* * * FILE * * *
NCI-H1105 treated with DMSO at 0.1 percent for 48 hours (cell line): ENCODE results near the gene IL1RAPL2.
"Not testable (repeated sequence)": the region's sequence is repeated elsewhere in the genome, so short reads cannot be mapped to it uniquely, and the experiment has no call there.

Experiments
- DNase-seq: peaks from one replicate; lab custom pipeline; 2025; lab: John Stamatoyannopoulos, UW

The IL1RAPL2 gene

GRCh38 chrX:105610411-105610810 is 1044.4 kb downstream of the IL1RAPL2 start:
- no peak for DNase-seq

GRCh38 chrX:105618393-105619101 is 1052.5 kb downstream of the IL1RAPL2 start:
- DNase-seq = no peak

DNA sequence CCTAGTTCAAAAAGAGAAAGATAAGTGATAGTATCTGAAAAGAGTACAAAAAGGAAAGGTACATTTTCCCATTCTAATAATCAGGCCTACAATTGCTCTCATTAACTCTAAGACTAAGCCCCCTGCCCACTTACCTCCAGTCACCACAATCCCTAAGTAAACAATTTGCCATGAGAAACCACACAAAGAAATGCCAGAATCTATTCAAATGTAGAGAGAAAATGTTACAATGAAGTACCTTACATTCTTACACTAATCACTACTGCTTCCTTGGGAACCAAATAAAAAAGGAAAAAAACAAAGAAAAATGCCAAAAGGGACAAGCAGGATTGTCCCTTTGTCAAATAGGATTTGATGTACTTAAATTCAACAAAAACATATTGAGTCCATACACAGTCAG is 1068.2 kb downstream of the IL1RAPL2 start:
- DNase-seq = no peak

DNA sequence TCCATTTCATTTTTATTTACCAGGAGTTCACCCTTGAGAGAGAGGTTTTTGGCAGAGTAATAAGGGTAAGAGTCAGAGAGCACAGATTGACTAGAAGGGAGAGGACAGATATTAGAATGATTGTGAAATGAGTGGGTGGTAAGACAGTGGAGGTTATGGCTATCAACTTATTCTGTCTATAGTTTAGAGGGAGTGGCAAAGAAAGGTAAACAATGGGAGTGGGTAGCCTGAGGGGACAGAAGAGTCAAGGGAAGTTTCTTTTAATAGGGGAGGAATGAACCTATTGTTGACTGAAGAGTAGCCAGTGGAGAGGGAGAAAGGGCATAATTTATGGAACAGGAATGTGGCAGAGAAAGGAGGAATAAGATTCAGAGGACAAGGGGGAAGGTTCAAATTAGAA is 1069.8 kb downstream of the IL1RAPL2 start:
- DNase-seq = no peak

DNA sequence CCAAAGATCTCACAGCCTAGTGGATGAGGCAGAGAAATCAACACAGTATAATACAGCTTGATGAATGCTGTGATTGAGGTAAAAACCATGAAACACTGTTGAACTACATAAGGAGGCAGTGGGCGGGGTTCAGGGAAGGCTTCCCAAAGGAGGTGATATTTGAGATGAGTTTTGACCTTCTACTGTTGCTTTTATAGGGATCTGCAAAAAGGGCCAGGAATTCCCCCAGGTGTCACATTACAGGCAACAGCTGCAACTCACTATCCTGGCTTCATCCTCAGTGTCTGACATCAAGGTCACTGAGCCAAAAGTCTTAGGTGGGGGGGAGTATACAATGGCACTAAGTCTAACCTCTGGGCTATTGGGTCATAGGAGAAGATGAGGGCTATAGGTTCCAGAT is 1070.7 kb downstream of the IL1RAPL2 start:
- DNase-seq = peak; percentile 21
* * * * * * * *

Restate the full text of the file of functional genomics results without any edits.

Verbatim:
NCI-H1105 treated with DMSO at 0.1 percent for 48 hours (cell line): ENCODE results near the gene IL1RAPL2.
"Not testable (repeated sequence)": the region's sequence is repeated elsewhere in the genome, so short reads cannot be mapped to it uniquely, and the experiment has no call there.

Experiments
- DNase-seq: peaks from one replicate; lab custom pipeline; 2025; lab: John Stamatoyannopoulos, UW

The IL1RAPL2 gene

GRCh38 chrX:105610411-105610810 is 1044.4 kb downstream of the IL1RAPL2 start:
- no peak for DNase-seq

GRCh38 chrX:105618393-105619101 is 1052.5 kb downstream of the IL1RAPL2 start:
- DNase-seq = no peak

DNA sequence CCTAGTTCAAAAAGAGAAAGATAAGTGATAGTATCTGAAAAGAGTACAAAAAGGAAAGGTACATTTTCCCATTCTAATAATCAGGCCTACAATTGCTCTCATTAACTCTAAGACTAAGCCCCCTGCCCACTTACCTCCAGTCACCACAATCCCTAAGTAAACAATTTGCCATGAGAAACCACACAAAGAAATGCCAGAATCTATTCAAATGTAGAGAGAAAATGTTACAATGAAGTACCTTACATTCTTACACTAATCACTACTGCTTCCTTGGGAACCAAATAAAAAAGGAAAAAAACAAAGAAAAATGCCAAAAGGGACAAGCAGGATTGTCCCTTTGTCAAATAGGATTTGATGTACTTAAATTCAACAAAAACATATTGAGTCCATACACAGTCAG is 1068.2 kb downstream of the IL1RAPL2 start:
- DNase-seq = no peak

DNA sequence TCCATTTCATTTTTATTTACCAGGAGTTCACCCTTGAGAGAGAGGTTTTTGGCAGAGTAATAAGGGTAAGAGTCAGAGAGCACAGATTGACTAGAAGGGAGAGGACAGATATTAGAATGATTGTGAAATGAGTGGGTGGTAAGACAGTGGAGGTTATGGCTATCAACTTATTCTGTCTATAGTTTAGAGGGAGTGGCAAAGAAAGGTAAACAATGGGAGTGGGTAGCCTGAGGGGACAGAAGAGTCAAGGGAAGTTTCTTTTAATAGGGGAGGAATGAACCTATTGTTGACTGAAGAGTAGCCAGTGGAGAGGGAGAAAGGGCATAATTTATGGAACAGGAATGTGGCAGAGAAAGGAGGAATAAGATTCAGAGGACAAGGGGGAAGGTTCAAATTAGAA is 1069.8 kb downstream of the IL1RAPL2 start:
- DNase-seq = no peak

DNA sequence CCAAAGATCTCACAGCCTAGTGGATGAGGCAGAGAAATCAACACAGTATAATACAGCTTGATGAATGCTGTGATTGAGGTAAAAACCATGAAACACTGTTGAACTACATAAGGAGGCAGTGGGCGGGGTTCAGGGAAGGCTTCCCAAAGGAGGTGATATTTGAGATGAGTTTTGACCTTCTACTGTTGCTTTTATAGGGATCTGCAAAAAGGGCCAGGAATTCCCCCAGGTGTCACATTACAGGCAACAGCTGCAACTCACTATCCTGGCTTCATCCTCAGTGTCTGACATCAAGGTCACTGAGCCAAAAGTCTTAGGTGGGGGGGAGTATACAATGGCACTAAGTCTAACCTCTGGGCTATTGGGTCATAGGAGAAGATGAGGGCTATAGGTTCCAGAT is 1070.7 kb downstream of the IL1RAPL2 start:
- DNase-seq = peak; percentile 21